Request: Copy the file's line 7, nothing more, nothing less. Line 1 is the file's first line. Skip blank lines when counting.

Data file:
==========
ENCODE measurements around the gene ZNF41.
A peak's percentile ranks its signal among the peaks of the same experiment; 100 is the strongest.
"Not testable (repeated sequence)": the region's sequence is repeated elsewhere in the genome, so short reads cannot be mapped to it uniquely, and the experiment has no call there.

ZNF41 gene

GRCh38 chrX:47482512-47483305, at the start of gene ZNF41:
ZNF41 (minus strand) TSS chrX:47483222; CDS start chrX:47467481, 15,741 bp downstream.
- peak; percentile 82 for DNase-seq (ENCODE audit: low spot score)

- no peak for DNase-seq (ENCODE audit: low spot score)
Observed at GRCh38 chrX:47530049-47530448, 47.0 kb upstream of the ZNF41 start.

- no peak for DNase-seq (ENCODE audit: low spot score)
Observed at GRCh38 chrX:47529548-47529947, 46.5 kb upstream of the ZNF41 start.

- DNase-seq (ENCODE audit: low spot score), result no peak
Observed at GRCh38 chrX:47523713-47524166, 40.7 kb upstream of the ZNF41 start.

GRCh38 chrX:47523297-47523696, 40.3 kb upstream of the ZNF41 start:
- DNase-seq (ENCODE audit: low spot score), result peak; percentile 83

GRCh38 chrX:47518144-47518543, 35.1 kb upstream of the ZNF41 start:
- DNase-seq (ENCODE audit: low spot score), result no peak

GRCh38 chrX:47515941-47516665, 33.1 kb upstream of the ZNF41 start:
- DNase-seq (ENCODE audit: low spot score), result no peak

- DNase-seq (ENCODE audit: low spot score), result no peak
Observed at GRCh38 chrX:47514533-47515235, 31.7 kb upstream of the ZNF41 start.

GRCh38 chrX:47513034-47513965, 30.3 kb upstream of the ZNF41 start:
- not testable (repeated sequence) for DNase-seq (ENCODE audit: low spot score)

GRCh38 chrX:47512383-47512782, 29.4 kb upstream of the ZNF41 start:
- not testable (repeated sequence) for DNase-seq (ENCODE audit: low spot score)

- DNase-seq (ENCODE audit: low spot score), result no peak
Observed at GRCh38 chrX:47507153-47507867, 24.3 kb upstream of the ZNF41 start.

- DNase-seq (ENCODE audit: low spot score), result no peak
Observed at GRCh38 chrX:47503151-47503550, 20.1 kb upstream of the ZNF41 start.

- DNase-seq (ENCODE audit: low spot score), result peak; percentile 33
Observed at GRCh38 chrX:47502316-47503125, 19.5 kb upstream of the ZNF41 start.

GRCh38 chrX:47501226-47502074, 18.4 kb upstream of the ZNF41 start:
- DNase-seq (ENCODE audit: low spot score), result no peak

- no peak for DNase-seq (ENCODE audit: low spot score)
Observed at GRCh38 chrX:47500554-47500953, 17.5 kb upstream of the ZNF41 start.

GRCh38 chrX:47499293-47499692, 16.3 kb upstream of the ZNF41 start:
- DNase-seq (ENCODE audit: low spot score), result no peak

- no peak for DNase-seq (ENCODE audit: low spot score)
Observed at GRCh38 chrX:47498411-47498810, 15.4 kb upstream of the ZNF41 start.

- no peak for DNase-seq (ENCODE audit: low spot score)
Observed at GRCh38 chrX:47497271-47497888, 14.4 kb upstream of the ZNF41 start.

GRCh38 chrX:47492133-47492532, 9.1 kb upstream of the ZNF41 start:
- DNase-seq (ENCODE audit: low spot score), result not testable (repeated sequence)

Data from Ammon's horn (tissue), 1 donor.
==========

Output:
- peak; percentile 82 for DNase-seq (ENCODE audit: low spot score)